Made from wax peppers, tomatoes, and onions, the best time for this Hungarian ratatouille is the late summer when these vegetables are ripest and most flavorful. Lecsó is even better when boosted with rice or fried eggs and thin slices of crispy sausage.
Yield: 4-5 servings; Total time: 30 minutes
1 kilo (2 pounds) Hungarian wax pepper or yellow bell pepper, cored, seeded, cut lengthwise and then across into 5 cm (2-inch) long chunks
600 grams (1 ⅓ pounds) ripe tomato, peeled and cut into thick slices (dunk the tomatoes in boiling water for a minute to loosen their skin)
250 grams (½ pound) smoked paprika sausage, sliced thin
4 frankfurters, cut into 2 ½ cm (1-inch) pieces
1 large onion, halved and sliced into thin ribbons
2 cloves garlic, peeled and finely chopped
2 teaspoons Hungarian sweet paprika
½ teaspoon ground caraway seeds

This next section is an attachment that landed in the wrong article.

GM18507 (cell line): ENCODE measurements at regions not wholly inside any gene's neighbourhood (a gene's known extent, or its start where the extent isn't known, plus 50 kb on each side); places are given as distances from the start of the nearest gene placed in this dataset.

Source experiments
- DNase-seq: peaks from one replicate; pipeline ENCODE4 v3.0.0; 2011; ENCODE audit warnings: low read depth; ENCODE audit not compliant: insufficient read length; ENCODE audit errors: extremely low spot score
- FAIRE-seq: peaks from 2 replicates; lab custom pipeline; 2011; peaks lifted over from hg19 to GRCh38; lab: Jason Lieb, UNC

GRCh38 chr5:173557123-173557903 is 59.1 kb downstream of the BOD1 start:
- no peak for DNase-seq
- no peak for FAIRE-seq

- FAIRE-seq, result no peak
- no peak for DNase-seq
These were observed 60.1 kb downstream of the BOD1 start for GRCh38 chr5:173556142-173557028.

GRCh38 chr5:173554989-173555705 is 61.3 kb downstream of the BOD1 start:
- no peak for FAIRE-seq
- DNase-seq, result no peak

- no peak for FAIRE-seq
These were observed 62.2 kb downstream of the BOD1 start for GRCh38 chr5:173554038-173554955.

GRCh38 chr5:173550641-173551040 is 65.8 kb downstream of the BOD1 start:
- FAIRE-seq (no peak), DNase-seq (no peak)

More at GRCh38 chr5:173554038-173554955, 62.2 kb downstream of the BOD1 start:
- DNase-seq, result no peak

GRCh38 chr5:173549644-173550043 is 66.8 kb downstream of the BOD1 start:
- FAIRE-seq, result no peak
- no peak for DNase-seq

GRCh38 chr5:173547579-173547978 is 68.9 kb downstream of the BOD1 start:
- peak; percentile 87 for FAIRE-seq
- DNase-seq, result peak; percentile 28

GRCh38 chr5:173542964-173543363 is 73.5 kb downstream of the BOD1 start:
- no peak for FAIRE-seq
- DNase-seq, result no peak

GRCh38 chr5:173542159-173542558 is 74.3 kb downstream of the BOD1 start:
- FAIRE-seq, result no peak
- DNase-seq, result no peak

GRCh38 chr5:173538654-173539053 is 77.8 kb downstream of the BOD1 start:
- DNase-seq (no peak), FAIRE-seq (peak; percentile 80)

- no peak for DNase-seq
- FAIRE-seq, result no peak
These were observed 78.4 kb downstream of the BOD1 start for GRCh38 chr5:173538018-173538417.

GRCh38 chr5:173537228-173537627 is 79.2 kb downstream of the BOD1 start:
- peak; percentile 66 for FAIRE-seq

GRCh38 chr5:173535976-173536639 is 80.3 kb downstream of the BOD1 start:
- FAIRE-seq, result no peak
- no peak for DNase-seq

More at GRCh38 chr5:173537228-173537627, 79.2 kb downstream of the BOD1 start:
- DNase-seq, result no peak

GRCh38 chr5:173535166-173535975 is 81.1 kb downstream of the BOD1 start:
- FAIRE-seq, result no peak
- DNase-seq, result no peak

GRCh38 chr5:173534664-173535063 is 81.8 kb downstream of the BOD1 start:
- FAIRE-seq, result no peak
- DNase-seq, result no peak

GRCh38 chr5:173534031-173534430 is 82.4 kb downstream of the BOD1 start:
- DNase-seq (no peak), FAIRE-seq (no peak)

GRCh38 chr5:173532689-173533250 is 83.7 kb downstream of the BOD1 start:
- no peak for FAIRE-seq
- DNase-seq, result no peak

2 pinches ground black pepper
100 grams (½ cup) rice
Salt to taste
Slices of crusty bread
Step 1: Place the sliced sausages in a large pan or pot and fry them in their own fat on medium until nicely crisped-up, about 8-10 minutes. Then remove the sausages with a slotted spoon and set aside in a small bowl. Keep the rendered fat in the skillet.
Step 2: Add onions into the hot sausage fat and sauté until translucent, about 6-8 minutes. Then add sliced wax peppers, tomatoes, minced garlic, paprika, ground caraway seeds, ground black pepper, rice, and 1 cup of water (don’t add any salt at this point as the sausage is already salty). With the lid on, steam-cook the mixture at a low simmer until vegetables have softened and rice is tender, about 20 minutes.
Step 3: Stir in the frankfurter slices and the crispy sausages and continue cooking for 2 minutes.
Step 4: Taste for salt and some if needed. Serve the lecsó in shallow bowls with crusty bread on the side.
Words of advice
There are many lecsó variations out there. Some people make it without rice and instead beat a couple of eggs into it at the last minute. The dish also works without meat, but then it’s especially important to use high-quality and ripe wax peppers and tomatoes.
I created these recipes with the help of nearly a dozen historical Hungarian cookbooks, adjusting ingredients, cooking times, and methods to reflect my own preferences and tastes of the current day. Do you have any feedback? Please let me know!